This is something people should be getting angry about, rather than being herded like sheep.
OK I’m off work today. Just tried to log in and the servers will be down for maintenance until 2 o’clock EST.
I take it all back. Blizzard should burn in hell !!!!
But wait! Almost every Tuesday is like this for WoW; why shouldn’t my offline single player game not be down as well? I’m willing to bet my first born that if Bioware was releasing BG3 they wouldn’t force online always bullshit.
It’s weird I know what they are doing is wrong and I’m against it but I bought it anyway. Usually I stand firmer on my moral high ground. I blame the 20 people on my friends list who are playing it.
Also being online doesn’t bug me. I have had a near constant internet connection for like 5 years. It’s the concept of property rights that are totally getting thrown to the wayside. I am essentially borrowing Diablo III for my 60 dollars.
I’m not sure if it was here or Qt3 but another poster said something like “The pirates are playing right now while you wait for maintenance.” And that’s an interesting point, because they in fact stole the game and they have more ownership of their copy then I ever will.
Ubi finally got a shred of common sense, and with Anno 2070 and Heroes VI offered both offline and always-on play, with the always-on option adding additional elements to the games.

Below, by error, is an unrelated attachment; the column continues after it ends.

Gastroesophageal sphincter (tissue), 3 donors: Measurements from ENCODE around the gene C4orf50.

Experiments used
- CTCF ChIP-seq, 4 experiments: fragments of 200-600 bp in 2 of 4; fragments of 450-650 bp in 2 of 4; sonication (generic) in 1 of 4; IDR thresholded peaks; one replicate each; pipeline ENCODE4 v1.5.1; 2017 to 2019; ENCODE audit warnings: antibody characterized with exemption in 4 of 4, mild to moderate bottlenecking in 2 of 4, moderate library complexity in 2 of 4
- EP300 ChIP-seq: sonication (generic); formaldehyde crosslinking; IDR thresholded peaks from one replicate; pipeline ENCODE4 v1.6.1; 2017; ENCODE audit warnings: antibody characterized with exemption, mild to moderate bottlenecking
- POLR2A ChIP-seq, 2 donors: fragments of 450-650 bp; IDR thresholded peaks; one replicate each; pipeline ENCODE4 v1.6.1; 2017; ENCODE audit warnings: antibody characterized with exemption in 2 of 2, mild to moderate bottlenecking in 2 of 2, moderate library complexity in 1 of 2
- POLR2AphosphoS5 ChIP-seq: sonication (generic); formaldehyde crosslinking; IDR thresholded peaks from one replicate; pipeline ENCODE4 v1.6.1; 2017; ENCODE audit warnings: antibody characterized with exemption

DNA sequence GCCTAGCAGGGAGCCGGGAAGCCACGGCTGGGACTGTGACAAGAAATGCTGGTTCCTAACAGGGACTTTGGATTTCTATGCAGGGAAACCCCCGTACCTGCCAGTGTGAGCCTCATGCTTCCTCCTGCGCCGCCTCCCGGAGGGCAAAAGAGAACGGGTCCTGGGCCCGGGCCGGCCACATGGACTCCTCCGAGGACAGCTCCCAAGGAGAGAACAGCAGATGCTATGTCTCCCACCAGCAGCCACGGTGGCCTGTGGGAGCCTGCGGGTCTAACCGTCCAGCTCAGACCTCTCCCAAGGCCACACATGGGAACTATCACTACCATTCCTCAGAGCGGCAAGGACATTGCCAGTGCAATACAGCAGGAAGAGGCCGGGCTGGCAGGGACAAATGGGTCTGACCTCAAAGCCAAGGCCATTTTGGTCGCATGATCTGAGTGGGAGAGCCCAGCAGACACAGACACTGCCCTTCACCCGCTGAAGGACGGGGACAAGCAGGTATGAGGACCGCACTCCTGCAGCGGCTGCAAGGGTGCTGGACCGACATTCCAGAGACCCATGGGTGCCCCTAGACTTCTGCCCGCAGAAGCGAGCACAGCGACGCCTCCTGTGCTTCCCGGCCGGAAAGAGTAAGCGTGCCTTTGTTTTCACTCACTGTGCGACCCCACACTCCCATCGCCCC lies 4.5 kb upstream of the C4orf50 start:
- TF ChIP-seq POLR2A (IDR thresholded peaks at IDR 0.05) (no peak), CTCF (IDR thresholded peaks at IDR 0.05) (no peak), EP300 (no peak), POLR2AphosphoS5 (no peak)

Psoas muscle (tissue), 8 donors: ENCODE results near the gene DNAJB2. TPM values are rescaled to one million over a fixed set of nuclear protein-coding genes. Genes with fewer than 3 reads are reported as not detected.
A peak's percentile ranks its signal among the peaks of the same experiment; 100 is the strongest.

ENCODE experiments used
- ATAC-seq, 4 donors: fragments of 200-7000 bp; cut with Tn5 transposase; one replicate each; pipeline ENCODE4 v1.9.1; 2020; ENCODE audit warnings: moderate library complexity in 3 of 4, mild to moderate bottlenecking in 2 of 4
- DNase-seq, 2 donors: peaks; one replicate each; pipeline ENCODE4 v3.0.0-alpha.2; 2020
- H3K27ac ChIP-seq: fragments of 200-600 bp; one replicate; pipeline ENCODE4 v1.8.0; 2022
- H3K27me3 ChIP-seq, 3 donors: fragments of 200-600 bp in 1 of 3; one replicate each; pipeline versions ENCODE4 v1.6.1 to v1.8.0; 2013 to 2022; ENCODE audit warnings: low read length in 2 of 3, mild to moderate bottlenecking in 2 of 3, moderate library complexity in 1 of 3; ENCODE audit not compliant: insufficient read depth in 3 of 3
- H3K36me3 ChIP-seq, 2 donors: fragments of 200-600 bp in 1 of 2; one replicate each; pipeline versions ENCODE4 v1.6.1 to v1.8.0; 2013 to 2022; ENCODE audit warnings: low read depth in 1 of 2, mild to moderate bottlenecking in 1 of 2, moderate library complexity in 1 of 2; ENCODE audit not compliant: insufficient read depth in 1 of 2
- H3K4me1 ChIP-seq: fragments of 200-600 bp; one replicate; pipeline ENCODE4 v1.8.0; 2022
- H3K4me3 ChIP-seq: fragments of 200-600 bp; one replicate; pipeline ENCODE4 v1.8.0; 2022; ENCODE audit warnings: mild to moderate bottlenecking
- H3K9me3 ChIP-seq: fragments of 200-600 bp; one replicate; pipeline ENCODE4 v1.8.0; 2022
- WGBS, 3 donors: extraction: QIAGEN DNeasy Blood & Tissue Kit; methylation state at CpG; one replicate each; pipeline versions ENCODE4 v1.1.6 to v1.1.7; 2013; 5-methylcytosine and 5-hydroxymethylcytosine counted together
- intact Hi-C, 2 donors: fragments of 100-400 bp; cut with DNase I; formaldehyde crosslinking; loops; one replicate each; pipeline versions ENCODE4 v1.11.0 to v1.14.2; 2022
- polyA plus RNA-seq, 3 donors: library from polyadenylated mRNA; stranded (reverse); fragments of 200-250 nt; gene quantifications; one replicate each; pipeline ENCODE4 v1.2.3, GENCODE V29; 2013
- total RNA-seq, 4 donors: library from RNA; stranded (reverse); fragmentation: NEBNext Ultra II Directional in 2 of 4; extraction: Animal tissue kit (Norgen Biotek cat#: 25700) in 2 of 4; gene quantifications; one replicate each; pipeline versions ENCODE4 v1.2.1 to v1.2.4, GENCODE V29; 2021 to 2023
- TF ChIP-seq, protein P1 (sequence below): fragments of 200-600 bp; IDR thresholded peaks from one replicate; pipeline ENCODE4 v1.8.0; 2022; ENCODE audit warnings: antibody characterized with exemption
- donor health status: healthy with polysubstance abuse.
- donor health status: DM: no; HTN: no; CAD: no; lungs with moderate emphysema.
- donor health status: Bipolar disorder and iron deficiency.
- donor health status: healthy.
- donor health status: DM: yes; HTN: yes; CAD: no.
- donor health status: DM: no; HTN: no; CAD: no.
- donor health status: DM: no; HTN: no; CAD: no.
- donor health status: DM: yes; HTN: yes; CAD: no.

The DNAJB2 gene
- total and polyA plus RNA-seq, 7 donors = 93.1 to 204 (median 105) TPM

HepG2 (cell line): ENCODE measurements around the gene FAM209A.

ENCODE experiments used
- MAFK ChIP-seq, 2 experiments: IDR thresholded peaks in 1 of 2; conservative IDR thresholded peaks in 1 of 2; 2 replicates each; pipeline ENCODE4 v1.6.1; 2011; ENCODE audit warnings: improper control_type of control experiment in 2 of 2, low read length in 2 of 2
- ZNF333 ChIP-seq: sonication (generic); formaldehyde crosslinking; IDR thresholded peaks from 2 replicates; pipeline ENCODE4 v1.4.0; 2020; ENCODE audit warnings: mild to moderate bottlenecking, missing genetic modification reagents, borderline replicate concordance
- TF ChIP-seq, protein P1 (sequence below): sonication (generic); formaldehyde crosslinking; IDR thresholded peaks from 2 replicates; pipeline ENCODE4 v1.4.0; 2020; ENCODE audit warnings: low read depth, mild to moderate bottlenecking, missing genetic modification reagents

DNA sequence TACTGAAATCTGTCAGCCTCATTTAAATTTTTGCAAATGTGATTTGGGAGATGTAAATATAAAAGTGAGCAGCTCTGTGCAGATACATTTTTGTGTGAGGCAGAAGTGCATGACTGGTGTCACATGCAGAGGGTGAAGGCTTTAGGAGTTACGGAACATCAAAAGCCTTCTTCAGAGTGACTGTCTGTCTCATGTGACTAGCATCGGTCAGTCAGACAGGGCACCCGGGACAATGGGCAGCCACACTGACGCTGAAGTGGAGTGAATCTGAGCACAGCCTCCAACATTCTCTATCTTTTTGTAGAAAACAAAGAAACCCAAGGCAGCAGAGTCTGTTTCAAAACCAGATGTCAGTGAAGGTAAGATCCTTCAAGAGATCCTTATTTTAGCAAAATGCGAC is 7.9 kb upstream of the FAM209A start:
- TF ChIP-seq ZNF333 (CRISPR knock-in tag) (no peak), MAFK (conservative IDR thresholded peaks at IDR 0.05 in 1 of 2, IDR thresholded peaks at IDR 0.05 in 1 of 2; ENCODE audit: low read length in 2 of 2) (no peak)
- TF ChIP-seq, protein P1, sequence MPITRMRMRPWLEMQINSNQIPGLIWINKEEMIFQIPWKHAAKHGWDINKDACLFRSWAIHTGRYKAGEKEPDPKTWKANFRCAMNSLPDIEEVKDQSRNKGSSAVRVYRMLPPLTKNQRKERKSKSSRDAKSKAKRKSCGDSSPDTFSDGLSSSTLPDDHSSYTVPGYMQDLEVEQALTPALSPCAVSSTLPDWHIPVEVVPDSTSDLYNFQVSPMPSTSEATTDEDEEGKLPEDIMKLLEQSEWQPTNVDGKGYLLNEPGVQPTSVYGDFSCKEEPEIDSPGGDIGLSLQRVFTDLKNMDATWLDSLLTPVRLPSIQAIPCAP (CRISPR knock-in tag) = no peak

I don’t see why Blizzard can’t do the same thing.
I had it on preorder.. I was looking forward to it for YEARS.
Then the combined double-dragon-kick to the groin of always-on DRM and the Real Money Auction House ™, made me cancel my preorder completely.
I’d actually LOVE to play the game, but I refuse to accept the rules set forth by Blizzard, and so, I do not.
How come, we as gamers are proud as HELL when we kickstart a doublefine adventure with 3 million dollars, but we’re not totally and completely ashamed of ourselves when we accept being bent over and screwed royally, simply because the game is a certain IP which we can’t overlook?
I’m going to go away now and find a different tag for myself besides “gamer”.. I don’t want it anymore
This kind of attitude makes me laugh. Ashamed because I bought a game I wanted to play? Please. This is entertainment. We aren’t funding exploitation of child labor or supporting animal cruelty here. I’ll choose to stake out my moral high ground elsewhere thank you very much.
How confident are you of that claim? Very? Shall I point out one of the reasons why the RMAH was made an integral feature was to essentially legitimise the black market in online / virtual items and make a transaction tax off of it, which given a not insignificant percentage will come from Chinese farming company type arrangements, your claim that this doesn’t fund child labour starts appearing to look VERY shaky from where I’m standing.
“your claim that this doesn’t fund child labour starts appearing to look VERY shaky from where I’m standing.”
What about animal cruelty? Any way we can tie the Diablo 3 always online requirements to killing lab bunnies?